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Published: Wednesday, 8/19/2009

It s a place for bees, birds, and butterflies

BY MARK REITER
BLADE STAFF WRITER

MONROE - When his temper gets the best of him, James, an inmate at the Monroe County Youth Center, goes to the window in the detention day room to look into the serenity garden.

The teenager is among the boys and girls being housed in the treatment facility who landscaped areas around the county-owned building with trees, shrubs, and blooming perennials.

He said the garden is a stress reliever and gazing at the song- birds, monarch butterflies, and other wildlife is calming.

"When I need to get away from things, I will just stand there and look outside," the 16-year-old said.

Efforts to turn barren and grassy areas into garden beds had been a long-time goal of Terrie Vanderpool, a supervisor at the youth center.

"It had always been my big dream. I would look out these windows and say to myself that one of these days we are going to plant a garden out there," said Mrs. Vanderpool, a 27-year employee at the center.

In the summer 2008, she and supervisors Jackie Ellis and Jennifer Poupard and volunteer inmates from the center went to work on the first of three serenity gardens.

They took shrubs and perennials that had been donated by local greenhouses and nurseries, dug out dirt and replaced it with fresh topsoil and mulch, and went to work on barren areas outside windows.

Mrs. Vanderpool said the three gardens house nearly 400 shrubs, perennials, ground covers, and trees. More than two dozens nurseries and garden centers donated the items.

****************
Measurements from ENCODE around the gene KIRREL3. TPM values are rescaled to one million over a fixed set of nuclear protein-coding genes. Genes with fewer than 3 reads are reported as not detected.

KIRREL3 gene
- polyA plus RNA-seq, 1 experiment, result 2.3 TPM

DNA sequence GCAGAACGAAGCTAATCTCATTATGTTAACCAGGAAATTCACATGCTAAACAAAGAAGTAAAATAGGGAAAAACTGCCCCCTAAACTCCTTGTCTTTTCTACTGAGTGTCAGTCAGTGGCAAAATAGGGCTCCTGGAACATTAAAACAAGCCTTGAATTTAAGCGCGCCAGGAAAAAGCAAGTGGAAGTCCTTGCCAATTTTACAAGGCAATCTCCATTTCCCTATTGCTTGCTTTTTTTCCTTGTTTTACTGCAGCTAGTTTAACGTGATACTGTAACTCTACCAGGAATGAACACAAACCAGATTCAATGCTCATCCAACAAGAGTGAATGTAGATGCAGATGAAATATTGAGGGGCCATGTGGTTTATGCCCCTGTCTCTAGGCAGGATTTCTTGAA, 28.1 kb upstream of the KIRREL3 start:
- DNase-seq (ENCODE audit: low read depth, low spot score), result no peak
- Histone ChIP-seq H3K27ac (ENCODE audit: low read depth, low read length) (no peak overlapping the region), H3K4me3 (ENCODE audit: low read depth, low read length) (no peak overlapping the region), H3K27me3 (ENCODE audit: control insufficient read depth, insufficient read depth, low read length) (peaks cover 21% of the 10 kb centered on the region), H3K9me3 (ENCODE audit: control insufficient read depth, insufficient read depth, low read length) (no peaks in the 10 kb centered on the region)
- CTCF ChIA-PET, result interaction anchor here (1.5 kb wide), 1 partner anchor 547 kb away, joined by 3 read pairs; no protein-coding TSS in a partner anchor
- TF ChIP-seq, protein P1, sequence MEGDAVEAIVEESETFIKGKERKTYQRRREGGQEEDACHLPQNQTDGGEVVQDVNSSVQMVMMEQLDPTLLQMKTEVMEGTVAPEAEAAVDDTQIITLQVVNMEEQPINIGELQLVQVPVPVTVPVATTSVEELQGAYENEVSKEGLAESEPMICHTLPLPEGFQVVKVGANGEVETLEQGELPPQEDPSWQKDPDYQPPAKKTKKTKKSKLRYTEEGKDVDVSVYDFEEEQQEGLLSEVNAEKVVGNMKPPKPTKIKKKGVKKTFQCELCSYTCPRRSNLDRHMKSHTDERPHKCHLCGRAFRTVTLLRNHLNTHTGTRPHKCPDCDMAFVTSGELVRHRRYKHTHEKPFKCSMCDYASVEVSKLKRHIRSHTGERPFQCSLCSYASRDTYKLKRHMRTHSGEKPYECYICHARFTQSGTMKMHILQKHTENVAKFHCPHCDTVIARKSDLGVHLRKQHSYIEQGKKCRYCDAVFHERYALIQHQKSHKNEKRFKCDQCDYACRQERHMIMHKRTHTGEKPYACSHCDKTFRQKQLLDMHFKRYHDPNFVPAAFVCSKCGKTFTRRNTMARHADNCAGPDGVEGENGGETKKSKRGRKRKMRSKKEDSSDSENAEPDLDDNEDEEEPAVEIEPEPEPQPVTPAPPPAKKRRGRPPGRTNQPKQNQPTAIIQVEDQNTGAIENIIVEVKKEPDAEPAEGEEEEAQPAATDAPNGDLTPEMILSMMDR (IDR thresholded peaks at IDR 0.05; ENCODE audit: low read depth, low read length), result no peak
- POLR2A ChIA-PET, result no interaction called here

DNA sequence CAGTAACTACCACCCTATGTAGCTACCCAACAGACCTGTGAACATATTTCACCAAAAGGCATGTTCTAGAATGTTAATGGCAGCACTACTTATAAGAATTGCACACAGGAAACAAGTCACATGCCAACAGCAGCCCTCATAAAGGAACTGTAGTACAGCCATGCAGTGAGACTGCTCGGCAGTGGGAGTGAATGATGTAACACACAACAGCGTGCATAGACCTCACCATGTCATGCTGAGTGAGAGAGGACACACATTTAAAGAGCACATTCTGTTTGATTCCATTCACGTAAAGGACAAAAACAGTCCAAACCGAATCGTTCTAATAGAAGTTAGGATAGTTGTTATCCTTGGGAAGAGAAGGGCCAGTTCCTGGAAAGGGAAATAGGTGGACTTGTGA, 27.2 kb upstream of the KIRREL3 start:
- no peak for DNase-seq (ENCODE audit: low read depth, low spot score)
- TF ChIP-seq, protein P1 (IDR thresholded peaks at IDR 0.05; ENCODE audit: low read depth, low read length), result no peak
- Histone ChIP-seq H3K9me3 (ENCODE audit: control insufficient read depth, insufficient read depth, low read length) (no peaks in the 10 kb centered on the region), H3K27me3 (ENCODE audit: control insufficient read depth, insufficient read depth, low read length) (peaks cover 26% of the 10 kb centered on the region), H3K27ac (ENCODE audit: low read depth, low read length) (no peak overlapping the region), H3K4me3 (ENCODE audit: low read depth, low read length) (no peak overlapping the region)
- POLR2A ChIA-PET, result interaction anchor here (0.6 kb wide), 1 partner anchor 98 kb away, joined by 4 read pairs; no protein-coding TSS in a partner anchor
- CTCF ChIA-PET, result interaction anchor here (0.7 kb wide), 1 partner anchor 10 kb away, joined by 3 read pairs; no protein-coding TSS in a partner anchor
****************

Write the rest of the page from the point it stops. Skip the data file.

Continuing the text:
One of the areas has a bench dedicated to the late Fred Richardson. a former youth center group leader and tireless advocate for underprivilege children. He died from cancer several years ago.

A reception was held last week on the lawn outside the youth center to dedicate the serenity gardens.

The center is divided into a detention center and treatment facility where youths attend classes, receive group and family counseling, and substance-abuse programs and other support groups.

Boys and girls were allowed to work with youth center staff after earning privileges.

Mrs. Ellis said they were eager to get outside and work in the gardens, chores that allowed them to learn such landscaping skills as dividing bulbs and roots to make more plants.

The gardens, which are decorated with ornamental bird bath and arbor, rocks, and stepping stones, give the youths and their parents who come to visit something fresh and interesting to see.

"It is good for the kids to have to something to focus on. That is what gives me joy; to see how much the kids enjoy it," Mrs. Vanderpool said.

Purple cone flowers, foxglove, and a blooming butterfly bush attract Monarchs and hummingbirds.

"Sometimes the kids will just sit in a chair and just look outside into the garden," she said. "Sometimes this is a sad place. These kids have a lot of time to think."



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